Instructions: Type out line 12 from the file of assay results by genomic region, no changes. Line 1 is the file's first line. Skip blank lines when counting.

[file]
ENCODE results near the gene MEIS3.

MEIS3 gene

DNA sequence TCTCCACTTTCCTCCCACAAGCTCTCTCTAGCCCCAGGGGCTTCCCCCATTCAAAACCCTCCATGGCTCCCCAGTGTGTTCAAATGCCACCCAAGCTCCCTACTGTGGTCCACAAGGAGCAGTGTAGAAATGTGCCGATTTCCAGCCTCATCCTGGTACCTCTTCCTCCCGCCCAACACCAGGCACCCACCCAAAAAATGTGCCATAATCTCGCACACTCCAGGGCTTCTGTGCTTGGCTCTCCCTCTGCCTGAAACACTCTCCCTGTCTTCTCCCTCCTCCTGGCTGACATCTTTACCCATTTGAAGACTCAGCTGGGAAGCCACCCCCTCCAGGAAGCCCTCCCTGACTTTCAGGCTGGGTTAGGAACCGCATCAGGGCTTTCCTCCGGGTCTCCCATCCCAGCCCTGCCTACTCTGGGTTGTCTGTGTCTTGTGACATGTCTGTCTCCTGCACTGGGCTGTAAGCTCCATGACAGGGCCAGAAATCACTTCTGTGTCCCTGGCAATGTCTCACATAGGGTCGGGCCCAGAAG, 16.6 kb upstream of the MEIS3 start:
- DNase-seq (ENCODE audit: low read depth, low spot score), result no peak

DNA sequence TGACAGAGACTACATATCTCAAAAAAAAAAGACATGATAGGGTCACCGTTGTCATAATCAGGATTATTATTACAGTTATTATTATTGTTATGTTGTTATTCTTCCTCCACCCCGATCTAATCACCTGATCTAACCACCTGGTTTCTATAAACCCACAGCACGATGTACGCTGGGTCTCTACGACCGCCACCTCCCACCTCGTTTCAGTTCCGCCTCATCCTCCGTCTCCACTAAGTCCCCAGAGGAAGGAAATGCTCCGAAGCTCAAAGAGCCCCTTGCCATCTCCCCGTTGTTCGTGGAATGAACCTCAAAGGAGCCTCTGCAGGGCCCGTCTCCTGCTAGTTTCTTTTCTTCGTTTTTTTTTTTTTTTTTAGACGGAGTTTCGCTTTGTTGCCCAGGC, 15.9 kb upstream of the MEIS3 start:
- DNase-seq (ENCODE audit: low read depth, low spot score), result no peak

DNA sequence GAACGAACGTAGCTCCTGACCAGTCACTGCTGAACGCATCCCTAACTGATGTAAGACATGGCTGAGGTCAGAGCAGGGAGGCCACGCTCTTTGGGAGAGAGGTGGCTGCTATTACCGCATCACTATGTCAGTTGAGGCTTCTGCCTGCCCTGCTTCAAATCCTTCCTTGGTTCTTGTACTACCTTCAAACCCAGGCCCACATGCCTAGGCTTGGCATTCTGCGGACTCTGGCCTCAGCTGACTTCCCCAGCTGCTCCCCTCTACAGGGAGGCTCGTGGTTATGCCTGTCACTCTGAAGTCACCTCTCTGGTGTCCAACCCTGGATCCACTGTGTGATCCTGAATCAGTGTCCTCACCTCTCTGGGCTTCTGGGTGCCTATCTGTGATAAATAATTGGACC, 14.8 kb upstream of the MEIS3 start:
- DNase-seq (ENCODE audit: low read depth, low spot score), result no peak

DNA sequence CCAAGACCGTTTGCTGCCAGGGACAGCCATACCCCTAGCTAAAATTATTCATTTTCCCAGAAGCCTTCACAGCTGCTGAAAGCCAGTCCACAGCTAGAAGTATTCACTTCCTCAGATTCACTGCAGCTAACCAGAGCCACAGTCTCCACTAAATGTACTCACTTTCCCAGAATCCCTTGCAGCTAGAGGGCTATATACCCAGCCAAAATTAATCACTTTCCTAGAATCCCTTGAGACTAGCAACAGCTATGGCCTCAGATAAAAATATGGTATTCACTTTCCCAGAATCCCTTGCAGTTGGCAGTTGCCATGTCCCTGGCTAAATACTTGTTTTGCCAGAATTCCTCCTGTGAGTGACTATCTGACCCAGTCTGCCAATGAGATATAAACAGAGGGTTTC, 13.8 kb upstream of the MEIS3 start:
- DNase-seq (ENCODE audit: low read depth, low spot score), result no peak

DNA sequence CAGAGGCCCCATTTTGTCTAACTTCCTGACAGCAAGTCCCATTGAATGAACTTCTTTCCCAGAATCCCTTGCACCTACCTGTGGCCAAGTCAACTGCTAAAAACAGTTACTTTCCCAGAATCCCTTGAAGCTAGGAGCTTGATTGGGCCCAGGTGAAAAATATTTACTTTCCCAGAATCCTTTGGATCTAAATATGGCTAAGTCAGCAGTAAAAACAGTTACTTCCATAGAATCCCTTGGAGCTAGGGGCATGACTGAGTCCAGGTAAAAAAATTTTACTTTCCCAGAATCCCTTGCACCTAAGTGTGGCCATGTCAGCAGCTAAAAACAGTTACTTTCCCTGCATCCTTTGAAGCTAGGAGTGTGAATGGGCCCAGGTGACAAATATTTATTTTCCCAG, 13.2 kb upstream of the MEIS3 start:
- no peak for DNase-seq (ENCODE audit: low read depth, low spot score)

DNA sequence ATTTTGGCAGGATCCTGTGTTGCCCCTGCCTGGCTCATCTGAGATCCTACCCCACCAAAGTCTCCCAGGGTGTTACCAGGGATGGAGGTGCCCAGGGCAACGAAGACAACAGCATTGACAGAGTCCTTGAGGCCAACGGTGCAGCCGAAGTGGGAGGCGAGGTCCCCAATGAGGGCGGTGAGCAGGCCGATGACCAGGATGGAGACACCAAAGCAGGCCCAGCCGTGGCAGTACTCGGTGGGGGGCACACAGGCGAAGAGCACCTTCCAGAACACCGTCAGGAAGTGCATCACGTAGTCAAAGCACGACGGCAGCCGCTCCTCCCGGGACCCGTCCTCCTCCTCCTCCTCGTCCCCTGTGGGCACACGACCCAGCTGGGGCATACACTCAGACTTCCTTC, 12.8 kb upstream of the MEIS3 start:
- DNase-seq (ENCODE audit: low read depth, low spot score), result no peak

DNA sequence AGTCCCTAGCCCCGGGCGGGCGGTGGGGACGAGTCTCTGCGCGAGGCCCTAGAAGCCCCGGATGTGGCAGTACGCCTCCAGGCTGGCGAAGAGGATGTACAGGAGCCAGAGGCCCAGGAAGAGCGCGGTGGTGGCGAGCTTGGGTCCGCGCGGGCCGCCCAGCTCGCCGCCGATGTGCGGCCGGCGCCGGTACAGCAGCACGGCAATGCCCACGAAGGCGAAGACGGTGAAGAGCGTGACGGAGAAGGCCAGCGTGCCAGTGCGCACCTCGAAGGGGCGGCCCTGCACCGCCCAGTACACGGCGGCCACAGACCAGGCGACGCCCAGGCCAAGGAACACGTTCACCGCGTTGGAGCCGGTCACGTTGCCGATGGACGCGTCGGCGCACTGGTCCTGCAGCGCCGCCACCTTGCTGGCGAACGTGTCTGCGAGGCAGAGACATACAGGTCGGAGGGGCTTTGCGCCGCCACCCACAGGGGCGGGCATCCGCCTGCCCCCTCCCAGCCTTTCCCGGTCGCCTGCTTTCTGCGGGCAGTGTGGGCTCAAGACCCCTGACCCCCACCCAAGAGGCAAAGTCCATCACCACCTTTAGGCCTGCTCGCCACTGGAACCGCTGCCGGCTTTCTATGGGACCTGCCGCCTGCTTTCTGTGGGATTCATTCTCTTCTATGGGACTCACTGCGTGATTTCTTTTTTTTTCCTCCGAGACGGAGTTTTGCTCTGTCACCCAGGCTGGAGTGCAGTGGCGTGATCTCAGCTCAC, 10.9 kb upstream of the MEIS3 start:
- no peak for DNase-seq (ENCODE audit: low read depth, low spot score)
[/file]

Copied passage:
- no peak for DNase-seq (ENCODE audit: low read depth, low spot score)